I recently wrote about why weight or resistance training for children is safe… in the right environment

But why do they need to strength train?

I’m going to break this into two parts.
This article is aimed at the societal problem of inactivity in our kids.

Next I’ll chat about the kids that get plenty of exercise and why they still need to strength train.

We see plenty of stats about children’s health all the time.
Over 1 million Aussie children are overweight or obese.
About 25% of children between the ages of 5 and 15 get the recommended 60min of moderate to vigorous physical activity (MVPA) a day.
And its gets worse when we break it down into older sub groups.
18% of  12-17 year old  engage in 60min of MVPA
And just 6% of 15-17year olds. 

But what does it actually mean if your child doesn’t get enough exercise.
What are the consequences?

Mental wellbeing.

40% of children report feeling stressed or overly worried.
Prolonged stress in children can slow down brain development and physical growth.
Vigorous exercise stimulates the body to release important hormones which help lift children’s moods, relieve anxiety and help reduce the risk of developing depression.


Not getting enough exercise can also affect sleep patterns with inactive children being more likely to have difficulty falling asleep. (And who doesn’t love a sleeping child right!)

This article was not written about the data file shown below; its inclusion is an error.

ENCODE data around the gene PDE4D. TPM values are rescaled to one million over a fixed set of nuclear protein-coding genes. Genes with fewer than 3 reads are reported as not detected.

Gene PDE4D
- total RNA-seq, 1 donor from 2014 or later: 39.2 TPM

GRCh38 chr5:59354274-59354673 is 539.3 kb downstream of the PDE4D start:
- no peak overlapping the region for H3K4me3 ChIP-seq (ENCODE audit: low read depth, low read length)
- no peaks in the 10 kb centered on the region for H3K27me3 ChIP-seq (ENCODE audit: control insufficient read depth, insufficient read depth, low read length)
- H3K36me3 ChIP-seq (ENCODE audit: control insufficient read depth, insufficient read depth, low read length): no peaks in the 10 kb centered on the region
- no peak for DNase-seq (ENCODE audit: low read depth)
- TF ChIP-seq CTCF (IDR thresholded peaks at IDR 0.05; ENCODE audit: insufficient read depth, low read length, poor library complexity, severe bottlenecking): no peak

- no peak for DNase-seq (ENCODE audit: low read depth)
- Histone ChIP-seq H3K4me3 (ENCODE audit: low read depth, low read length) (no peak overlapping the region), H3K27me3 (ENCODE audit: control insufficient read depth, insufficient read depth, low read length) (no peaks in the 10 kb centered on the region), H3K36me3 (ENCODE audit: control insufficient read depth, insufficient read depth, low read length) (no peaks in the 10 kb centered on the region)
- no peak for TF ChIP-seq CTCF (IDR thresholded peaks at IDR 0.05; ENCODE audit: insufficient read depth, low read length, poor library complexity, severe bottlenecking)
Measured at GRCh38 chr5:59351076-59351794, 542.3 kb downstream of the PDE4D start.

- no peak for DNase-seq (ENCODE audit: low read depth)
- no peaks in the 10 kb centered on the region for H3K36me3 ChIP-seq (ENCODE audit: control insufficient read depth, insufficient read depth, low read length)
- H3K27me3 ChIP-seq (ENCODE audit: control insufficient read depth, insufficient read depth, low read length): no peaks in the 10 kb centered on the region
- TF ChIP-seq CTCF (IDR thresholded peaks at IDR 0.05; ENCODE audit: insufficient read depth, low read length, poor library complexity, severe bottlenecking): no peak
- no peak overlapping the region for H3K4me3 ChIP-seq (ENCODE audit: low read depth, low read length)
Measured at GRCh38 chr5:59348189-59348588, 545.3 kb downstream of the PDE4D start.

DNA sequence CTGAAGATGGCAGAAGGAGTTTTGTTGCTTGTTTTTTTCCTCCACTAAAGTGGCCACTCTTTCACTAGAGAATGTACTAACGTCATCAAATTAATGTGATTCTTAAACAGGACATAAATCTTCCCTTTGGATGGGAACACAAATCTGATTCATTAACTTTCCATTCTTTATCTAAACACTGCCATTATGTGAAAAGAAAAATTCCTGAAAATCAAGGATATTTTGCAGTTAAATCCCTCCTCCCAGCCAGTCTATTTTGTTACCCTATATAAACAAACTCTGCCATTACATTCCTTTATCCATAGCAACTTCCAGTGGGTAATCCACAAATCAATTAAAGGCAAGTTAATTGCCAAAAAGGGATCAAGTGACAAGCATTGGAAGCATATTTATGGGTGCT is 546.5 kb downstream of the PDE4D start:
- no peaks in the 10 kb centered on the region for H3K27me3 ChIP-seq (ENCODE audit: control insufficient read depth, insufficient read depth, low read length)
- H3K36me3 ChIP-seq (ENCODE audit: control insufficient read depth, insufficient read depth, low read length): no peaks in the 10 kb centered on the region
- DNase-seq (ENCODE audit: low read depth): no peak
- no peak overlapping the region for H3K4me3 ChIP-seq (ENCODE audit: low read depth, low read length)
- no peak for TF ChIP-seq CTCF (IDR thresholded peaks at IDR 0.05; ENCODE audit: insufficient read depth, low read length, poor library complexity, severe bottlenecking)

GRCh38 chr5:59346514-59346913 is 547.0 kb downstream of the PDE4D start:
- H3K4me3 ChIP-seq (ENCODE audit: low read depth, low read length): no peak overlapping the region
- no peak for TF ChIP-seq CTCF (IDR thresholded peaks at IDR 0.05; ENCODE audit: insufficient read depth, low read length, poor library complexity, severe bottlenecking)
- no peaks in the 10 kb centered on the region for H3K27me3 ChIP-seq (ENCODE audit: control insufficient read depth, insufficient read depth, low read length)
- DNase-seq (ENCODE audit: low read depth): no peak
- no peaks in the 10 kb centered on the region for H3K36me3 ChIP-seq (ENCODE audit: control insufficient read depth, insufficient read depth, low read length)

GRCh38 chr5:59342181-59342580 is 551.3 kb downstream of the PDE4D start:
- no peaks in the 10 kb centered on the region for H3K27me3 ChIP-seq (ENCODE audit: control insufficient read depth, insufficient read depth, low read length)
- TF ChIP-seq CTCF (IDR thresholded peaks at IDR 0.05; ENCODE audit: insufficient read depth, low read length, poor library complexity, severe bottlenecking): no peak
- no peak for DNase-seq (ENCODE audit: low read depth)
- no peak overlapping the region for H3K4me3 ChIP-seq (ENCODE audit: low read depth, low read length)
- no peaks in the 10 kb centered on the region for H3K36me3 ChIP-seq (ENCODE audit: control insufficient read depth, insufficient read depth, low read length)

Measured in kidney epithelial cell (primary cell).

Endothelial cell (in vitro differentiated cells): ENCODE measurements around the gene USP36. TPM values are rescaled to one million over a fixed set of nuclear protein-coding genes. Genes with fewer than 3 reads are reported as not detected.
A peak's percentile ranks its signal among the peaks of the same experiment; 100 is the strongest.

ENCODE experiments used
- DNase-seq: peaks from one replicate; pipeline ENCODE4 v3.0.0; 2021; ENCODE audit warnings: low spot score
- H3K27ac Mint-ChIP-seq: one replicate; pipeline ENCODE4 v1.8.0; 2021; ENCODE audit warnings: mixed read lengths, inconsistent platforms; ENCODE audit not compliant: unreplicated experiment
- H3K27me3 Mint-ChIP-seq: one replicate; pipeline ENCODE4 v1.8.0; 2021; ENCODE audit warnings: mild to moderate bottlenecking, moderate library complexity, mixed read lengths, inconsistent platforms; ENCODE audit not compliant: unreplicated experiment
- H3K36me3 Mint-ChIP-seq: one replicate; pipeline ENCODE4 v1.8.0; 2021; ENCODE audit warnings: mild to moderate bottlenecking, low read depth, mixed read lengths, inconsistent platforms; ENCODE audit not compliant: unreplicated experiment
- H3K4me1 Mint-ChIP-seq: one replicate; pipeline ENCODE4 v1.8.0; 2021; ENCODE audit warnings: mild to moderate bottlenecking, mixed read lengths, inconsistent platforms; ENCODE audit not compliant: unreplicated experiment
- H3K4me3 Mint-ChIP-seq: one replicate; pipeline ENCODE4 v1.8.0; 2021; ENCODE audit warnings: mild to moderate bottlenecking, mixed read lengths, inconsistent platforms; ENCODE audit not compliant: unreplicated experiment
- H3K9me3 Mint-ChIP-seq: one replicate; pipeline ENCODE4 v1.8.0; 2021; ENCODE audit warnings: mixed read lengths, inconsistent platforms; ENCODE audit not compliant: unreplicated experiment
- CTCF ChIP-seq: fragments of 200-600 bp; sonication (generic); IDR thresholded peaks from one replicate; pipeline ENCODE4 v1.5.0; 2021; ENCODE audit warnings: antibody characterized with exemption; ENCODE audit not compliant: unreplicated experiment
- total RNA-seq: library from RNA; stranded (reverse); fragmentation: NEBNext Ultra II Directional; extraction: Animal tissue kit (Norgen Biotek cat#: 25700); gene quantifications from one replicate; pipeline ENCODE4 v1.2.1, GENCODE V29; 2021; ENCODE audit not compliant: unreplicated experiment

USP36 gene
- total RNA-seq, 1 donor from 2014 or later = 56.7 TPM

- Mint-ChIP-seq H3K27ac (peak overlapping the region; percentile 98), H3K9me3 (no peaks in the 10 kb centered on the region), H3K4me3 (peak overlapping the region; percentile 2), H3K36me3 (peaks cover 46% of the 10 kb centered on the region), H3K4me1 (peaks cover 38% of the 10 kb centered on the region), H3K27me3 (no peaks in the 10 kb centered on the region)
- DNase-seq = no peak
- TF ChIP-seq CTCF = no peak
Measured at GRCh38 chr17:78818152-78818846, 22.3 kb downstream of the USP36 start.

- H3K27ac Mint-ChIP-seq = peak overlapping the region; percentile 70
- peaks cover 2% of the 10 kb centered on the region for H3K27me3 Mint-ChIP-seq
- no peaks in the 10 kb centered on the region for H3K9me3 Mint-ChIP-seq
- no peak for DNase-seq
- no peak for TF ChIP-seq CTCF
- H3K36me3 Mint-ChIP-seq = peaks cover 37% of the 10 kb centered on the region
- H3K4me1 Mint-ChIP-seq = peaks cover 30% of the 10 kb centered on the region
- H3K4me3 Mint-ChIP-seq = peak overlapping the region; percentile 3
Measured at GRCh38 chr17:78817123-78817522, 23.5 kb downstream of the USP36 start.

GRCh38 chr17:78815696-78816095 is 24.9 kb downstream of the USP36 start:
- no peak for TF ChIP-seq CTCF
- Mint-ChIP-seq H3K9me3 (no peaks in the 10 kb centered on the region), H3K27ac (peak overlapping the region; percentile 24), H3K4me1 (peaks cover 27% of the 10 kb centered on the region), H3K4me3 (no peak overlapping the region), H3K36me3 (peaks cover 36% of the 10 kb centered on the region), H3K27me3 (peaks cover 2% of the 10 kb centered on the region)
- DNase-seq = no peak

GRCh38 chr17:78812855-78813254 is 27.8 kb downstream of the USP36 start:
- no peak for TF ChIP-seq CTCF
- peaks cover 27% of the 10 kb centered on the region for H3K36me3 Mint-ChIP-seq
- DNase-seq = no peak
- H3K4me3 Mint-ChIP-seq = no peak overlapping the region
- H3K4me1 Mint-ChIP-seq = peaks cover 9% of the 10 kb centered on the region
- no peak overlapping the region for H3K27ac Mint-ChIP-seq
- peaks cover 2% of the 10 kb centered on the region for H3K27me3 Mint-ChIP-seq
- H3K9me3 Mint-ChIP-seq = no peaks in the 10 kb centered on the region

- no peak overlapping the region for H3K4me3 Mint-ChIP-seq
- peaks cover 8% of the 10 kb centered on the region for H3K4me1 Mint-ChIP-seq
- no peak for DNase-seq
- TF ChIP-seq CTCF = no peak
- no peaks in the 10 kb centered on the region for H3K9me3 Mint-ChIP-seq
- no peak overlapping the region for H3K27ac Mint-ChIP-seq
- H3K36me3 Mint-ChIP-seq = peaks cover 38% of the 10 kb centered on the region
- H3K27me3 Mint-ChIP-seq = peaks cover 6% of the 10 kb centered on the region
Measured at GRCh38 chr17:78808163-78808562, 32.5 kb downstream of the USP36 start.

School Performance

Exercise improves brain function, cognition and academic performance in children by increasing blood flow to the brain.

Lifelong health

Without regular exercise it’s much harder to maintain a healthy weight.
Overweight children are more likely to develop Type 2 diabetes, high blood pressure and heart disease.
Also by having a regular exercise habit as a child you are more likely to continue it on through adulthood.

From the above you can see that the most important thing is that your child gets enough exercise firstly.

Why would strength training benefit them?

It covers a number of bases for the under active child.
A child that isn’t overly active will often have poor movement patterns.
Resistance training not only enhances muscular strength but will improve motor skills, increase bone mineral density, improve cardiovascular risk factors and help weight control.
it can also help prepare the inactive child for the demands of more physical activity.

So get moving, but get strong at the same time.